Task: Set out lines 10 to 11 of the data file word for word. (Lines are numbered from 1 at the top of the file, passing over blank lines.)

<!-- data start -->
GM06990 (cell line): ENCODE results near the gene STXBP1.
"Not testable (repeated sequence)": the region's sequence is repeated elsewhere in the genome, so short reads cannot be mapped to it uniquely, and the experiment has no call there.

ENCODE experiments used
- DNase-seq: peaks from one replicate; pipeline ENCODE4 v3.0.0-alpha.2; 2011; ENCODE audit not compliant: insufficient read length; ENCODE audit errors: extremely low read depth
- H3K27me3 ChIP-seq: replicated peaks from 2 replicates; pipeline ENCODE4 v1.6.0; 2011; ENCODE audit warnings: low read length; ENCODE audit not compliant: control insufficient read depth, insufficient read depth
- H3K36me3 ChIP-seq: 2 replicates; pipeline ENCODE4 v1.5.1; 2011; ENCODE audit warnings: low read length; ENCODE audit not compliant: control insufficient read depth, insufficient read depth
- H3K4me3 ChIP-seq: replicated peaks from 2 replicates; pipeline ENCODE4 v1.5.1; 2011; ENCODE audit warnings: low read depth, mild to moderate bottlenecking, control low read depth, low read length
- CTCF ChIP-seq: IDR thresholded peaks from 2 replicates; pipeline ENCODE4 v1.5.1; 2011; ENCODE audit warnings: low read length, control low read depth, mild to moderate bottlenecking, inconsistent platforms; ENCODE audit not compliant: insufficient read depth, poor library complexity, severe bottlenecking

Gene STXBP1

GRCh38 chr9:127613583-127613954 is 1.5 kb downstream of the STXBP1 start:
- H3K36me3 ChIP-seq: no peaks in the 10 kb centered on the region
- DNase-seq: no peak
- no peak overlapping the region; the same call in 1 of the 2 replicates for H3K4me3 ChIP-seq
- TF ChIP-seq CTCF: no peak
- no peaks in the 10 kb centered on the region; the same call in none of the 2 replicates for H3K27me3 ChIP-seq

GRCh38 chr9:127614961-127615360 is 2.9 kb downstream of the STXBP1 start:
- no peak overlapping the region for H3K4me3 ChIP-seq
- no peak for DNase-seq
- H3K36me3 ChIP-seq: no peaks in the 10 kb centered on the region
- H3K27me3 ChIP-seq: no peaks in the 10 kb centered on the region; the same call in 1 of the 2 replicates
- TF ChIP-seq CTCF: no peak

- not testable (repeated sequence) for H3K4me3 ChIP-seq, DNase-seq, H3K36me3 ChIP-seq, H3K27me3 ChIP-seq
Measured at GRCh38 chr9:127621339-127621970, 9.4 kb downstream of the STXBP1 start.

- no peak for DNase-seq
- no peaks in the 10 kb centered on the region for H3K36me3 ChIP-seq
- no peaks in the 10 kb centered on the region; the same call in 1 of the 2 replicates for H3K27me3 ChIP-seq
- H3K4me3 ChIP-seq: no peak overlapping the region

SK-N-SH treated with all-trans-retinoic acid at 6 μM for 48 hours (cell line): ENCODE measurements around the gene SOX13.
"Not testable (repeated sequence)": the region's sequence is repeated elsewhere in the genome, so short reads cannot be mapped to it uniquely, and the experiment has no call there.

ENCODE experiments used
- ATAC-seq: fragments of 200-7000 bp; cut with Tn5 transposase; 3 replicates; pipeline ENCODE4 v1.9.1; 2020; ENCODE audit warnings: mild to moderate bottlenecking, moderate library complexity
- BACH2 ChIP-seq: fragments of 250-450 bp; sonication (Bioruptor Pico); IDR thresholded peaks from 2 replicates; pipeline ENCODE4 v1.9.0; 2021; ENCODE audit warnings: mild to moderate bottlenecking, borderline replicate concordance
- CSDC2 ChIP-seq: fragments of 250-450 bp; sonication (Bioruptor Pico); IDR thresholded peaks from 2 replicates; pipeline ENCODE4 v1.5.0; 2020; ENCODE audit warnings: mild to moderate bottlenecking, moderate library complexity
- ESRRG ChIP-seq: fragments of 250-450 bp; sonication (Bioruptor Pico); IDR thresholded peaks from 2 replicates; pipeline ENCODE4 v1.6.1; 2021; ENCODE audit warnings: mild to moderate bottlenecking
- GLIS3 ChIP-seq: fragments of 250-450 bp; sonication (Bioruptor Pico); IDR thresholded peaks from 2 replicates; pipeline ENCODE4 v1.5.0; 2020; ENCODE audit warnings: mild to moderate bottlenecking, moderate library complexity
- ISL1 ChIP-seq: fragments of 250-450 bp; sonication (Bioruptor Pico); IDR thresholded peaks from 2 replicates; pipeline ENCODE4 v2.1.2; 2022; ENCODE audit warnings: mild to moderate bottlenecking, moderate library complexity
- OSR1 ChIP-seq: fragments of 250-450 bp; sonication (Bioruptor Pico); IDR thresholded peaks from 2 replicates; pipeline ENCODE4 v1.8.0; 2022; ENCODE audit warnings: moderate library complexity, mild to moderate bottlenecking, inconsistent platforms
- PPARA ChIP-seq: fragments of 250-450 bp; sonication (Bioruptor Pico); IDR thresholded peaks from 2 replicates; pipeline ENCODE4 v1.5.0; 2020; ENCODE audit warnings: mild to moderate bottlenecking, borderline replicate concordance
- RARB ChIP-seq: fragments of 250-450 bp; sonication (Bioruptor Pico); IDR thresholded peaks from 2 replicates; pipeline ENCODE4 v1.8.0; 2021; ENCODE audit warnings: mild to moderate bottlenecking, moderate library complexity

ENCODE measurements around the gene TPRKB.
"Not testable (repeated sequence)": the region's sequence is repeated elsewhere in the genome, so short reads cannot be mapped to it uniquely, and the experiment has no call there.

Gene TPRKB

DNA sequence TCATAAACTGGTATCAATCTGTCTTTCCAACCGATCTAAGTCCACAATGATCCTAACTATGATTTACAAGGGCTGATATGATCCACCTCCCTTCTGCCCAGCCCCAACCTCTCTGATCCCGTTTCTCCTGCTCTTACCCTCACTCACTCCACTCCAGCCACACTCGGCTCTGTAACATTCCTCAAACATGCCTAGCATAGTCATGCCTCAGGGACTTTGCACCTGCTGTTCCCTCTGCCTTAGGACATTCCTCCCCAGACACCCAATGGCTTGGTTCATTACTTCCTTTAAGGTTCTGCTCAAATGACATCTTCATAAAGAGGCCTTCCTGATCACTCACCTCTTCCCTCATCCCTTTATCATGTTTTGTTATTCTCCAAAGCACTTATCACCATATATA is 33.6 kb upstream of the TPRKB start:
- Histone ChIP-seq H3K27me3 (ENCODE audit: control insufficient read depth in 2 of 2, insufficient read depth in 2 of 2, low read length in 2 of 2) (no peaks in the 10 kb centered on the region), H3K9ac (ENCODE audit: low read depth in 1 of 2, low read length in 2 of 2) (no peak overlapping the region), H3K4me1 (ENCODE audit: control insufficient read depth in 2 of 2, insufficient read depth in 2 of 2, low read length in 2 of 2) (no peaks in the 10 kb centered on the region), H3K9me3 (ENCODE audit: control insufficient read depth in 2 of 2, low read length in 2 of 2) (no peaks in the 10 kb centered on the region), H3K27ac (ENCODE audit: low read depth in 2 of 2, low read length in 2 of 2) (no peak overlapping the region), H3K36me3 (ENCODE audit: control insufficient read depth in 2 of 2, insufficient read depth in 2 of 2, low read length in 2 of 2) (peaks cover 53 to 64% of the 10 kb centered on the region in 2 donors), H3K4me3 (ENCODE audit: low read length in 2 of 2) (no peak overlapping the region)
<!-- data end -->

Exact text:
GRCh38 chr9:127613583-127613954 is 1.5 kb downstream of the STXBP1 start:
- H3K36me3 ChIP-seq: no peaks in the 10 kb centered on the region